Already world famous for their TomoNews web clips, NMA’s success has led to a surge in the need for content and talent. More people and tight deadlines meant the team needed a powerful tool to manage the influx in rendering jobs. The solution came from a major Hollywood studio that recently built a VFX facility in China, who introduced the team to PipelineFX’s
With two production lines going around the clock, NMA is so confident that they are meeting the Internet’s desire for quick content head-on that they’ve dubbed themselves “the fastest animation studio in the world.” A modern claim for a newscape where stories can lose their topicality overnight. As speed became NMA’s bread and butter, it also became apparent that their existing renderfarm manager wasn’t scaling to meet the workload.
“We needed Qube! to adapt with us,” said Kenneth Chan, MIS Lead System Engineerat Next Media Animation. “As projects expand and goals get more ambitious, we wanted something that could give us the flexibility to change and the stability we could always count on. We get all those things and more with Qube!”
With 170 render-ready computers onsite, NMA artists found efficiency by using Qube!’s cluster feature, a job and rights controller. When enabled, clusters assign a guaranteed amount of workers to a specific artist, assuring that they’ll always have a pool of computing power to draw upon. Users are also able to share resources with co-workers so they can maximize their render queue as it becomes more demanding.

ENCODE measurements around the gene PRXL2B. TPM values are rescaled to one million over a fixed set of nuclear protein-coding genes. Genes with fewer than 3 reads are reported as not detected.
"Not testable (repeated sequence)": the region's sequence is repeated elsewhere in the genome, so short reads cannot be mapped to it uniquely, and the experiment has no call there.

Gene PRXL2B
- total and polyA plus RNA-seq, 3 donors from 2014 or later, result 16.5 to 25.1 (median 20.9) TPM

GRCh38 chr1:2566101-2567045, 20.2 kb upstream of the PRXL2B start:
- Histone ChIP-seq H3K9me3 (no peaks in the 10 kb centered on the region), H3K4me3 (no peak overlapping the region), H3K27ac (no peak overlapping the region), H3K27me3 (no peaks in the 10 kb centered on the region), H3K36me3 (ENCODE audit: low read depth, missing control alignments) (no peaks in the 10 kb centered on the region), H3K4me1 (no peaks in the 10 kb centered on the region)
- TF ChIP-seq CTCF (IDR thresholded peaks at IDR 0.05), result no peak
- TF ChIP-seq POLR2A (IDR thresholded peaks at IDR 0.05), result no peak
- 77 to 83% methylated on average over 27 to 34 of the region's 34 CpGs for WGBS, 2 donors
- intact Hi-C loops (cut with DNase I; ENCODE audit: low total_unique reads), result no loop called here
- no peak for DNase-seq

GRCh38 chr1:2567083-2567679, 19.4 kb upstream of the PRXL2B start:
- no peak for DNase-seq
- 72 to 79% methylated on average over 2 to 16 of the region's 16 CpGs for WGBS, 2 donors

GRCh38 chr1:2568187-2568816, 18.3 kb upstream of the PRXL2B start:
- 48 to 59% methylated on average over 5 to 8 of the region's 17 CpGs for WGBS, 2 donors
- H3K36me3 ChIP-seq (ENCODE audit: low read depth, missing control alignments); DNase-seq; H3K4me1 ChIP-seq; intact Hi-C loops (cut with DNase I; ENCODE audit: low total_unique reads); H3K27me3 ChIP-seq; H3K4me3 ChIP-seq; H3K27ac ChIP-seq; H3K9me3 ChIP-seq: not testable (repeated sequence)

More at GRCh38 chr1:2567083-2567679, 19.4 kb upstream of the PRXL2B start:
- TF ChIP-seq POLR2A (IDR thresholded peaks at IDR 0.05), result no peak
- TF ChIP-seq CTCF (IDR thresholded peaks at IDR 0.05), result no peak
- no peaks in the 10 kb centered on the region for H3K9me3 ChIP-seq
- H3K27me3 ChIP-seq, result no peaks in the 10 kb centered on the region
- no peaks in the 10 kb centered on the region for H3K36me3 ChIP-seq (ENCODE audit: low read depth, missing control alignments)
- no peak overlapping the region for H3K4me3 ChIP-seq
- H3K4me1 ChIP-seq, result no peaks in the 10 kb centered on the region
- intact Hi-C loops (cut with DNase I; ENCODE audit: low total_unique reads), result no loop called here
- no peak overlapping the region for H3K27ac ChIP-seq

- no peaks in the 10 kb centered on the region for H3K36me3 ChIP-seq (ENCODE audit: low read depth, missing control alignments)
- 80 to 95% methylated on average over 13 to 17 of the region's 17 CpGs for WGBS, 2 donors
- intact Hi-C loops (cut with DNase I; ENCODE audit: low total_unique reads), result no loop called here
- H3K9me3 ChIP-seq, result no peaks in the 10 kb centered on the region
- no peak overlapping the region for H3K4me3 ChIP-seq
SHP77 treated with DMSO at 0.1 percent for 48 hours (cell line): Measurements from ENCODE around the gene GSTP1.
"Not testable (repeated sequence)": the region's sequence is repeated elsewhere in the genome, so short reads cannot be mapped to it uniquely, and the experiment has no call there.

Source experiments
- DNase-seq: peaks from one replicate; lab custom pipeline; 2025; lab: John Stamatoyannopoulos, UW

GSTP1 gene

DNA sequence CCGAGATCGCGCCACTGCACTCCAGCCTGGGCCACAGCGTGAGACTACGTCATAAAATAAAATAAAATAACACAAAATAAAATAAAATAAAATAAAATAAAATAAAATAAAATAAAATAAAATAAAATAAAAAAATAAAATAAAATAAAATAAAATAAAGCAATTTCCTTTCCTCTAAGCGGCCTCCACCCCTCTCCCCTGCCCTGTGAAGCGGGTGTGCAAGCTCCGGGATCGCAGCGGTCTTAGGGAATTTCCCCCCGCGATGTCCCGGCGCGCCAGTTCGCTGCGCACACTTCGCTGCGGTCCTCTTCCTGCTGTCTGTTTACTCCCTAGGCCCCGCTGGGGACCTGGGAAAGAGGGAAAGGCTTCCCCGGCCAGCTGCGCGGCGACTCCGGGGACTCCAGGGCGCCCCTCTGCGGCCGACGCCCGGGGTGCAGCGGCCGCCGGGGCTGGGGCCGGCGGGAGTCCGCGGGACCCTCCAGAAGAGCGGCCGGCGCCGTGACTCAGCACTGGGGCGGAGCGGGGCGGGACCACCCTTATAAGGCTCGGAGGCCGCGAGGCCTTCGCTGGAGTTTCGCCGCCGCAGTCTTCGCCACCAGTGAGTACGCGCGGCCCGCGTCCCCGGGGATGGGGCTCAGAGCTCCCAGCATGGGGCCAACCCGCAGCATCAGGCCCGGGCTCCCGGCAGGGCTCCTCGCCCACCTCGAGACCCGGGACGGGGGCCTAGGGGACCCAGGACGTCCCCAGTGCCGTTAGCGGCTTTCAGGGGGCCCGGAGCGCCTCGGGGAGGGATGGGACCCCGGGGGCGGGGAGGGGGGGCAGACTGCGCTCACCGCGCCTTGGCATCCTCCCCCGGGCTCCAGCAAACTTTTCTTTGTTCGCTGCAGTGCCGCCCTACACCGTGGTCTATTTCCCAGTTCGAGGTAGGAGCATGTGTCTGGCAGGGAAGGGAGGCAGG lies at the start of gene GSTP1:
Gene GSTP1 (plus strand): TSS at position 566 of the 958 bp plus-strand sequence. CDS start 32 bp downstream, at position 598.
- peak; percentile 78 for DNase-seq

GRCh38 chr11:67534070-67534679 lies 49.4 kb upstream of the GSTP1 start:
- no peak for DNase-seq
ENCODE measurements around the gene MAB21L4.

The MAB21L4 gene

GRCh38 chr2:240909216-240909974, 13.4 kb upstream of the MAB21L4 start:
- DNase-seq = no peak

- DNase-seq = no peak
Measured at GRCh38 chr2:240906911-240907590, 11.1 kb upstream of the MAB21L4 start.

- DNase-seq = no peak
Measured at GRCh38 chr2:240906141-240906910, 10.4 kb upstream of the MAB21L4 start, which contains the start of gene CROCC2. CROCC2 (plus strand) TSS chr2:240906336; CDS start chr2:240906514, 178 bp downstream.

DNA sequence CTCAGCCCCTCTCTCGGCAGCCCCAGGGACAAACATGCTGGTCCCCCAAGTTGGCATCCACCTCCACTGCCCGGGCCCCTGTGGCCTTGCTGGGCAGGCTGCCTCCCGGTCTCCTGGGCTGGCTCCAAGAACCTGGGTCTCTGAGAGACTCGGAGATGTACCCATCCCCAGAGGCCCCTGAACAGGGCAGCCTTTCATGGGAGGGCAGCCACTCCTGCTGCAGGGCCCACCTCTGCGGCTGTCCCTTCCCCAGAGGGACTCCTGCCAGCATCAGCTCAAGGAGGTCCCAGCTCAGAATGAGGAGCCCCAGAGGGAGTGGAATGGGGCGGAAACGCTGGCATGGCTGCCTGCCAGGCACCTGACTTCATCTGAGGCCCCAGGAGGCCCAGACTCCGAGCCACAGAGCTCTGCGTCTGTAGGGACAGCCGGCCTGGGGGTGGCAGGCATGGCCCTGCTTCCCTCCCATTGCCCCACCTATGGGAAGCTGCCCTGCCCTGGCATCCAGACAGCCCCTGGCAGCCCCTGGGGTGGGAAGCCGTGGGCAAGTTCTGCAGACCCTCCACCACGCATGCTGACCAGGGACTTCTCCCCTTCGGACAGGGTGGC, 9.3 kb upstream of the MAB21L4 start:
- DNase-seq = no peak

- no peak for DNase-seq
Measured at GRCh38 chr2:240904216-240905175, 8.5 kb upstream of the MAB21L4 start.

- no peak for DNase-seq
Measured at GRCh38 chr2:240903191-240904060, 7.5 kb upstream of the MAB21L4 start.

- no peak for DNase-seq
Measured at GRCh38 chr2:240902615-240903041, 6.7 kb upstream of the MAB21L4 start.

“As our workload grows, Qube! remains responsive,” added Chan. “And if we ever have an issue, PipelineFX’s support team is in close contact, either over Skype or via remote log-in, ready to solve our problems. That’s one way we got our database settings optimized so fast.”
When the firm isn’t bringing you the most talked about WTF stories on the Internet (their words), they are producing 3D manga cartoons like “Kurokan” and “Double Hard.” Striking a balance between two concurrent content factories has made render efficiency even more important. And because Qube! renderfarms are running at utilization rates of over 95%, the need to buy more servers, a common event for inefficient firms, becomes moot.
“Efficiency is always necessary, whatever you are doing in production work. But when it comes to rendering, the default is usually some state of gridlock,” continued Chan. “The power of Qube! is that you can use prioritization settings to manage which jobs get finished first. Order brings speed, and in the news game, you need to react quickly if you want them to tune in.”